Israeli strike on Iran less likely with Obama as president

There is probably a sizable segment of the new Israeli government that wants to go after Iran's nuclear enrichment program regardless of how hard it is or what it would cost as far as US-Israeli relations not to mention Israel's already low standing in the rest of the world.

But the fact that we elected Barack Obama president means that it is extremely unlikely Israel will bomb Iran nuke sites.

The mission is doable even if, as expected, Obama were to deny Israel overflight permission in Iraq airspace. But realistically, such a mission would be nearly suicidal - a one way trip. And while there would probably be pilots willing to take the long odds of getting home, other considerations would enter into the decision to bomb Iran that would complicate things enormously.

Most military analysts believe an Israeli strike would require the green light from the Pentagon: not only would the bombers need US Air Force codes to fly across Iraq but the mission's success would depend on access to detailed American intelligence about the exact location of Iran's nuclear sites.

Permission for this was never granted by President Bush and is substantially less likely under President Obama.

Washington does not share Benjamin Netanyahu's sense of urgency, with Admiral Dennis Blair, the Director of National Intelligence, saying recently that the US is working with the same set of facts, but interpreting them differently - with Israel taking "more of a worst-case approach to these things".

General Petraeus, head of US forces in the Middle East, told Congress that the Israeli Government may be "so threatened by the prospect of an Iranian nuclear weapon that it would take pre-emptive military action to derail or delay it".

The costs of such an action, warns the White House, far outweigh the potential benefits. Iran would probably retaliate by blockading the Straits of Hormuz and possibly attacking Israeli and American bases in the Gulf.


That Blair! What a mind on that guy! Um....dontya think Israel might be taking a "worst case approach" to Iranian bomb making because that "case" would mean the annhilation of Israel? Even in Blair's limited world, Israel's destruction has to have some kind of impact.

But Petreaus only listed a couple of the probable headaches we and Israel would experience. Iran has all the options as far as retaliation is concerned; increased terrorism in Iraq, attacking the US via Hezb'allah terrorism, seizing the few Americans who are in Iran at the time, and just for Israel - an attack using their medium range missiles.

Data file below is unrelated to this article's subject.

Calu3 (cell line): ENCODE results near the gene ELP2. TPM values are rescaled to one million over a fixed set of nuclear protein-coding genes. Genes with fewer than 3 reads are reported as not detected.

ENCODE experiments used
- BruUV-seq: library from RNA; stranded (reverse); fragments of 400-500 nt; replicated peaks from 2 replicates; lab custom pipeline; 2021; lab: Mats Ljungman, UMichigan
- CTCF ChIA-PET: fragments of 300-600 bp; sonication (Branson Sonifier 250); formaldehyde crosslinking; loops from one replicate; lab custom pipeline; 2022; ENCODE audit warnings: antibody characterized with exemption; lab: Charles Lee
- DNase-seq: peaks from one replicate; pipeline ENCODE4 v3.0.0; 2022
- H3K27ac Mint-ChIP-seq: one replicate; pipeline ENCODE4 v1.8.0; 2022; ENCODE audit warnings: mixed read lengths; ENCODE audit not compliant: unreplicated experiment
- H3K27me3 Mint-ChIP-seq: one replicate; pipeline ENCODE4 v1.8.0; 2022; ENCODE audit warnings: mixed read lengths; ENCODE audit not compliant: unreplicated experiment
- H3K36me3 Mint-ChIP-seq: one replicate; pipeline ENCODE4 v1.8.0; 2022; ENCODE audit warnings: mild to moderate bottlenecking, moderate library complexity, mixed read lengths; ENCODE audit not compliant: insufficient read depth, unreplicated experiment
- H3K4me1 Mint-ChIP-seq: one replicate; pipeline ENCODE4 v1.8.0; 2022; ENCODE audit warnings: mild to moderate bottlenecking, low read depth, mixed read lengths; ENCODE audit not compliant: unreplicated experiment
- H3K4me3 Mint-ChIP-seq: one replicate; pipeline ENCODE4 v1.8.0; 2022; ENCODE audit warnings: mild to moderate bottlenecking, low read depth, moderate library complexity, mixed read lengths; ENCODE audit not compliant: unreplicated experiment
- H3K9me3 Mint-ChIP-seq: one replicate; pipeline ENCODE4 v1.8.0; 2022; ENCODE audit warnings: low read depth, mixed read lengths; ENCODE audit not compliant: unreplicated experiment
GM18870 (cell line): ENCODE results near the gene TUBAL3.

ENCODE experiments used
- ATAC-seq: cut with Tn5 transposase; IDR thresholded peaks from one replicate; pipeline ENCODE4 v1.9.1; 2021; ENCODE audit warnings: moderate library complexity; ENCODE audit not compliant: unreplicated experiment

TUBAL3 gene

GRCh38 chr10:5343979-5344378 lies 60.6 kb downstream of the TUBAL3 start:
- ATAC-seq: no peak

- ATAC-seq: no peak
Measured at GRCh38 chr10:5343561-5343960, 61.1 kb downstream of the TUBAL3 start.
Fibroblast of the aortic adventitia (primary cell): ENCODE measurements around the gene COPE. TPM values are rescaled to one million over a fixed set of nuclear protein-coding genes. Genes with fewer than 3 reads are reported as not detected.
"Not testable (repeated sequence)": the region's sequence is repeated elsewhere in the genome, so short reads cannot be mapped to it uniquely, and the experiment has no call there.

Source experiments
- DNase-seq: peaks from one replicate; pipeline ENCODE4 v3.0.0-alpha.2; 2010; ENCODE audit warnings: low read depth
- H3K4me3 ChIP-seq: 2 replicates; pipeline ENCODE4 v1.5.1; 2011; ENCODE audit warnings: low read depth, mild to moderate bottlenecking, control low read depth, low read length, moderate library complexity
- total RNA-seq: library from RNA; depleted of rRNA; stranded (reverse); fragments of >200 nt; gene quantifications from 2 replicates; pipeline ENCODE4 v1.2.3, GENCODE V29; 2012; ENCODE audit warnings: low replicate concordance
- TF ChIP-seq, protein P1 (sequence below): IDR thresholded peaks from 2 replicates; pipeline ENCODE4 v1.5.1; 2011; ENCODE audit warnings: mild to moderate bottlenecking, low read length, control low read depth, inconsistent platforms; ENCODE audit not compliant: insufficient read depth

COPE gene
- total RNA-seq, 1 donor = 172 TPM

There would probably be enough of a backlash in America (liberal backlash) so that Obama would find some way to punish them for protecting themselves. And, of course, the practical reason that there would be no way of knowing how much of their program they had knocked out and whether it would do any good in slowing down their drive for a nuclear weapon.

If Bush were in office, there would have been a better chance that Israel would go after the Iranian nuclear program. Bush could have been convinced in the end, I think, that this was something that Israel just had to do regardless of the consequences.

But it will never happen with Obama. It would upset his plans to be the Neville Chamberlain of our time. Anything that gets in the way of his desire for peace with Iran, he will oppose.

This doesn't necessarily mean Iran will go ahead and build a bomb. They will most likely do as Japan and South Africa did in the 1990's (South Africa had the bomb at one time but dismantled the few they built); have all the components for a bomb ready to assemble but stop short of stockpiling the weapons. This kind of plan would allow them to deny that they have nukes while having the capability of assembling one in a matter of days.

If concrete intelligence is collected that shows Iran as having a bomb, all bets are off. Don't expect that to happen though. Why should they risk an attack when they can achieve the same thing through subterfuge? More likely, the two countries will continue to eye one another warily while Iran becomes nuclear capable.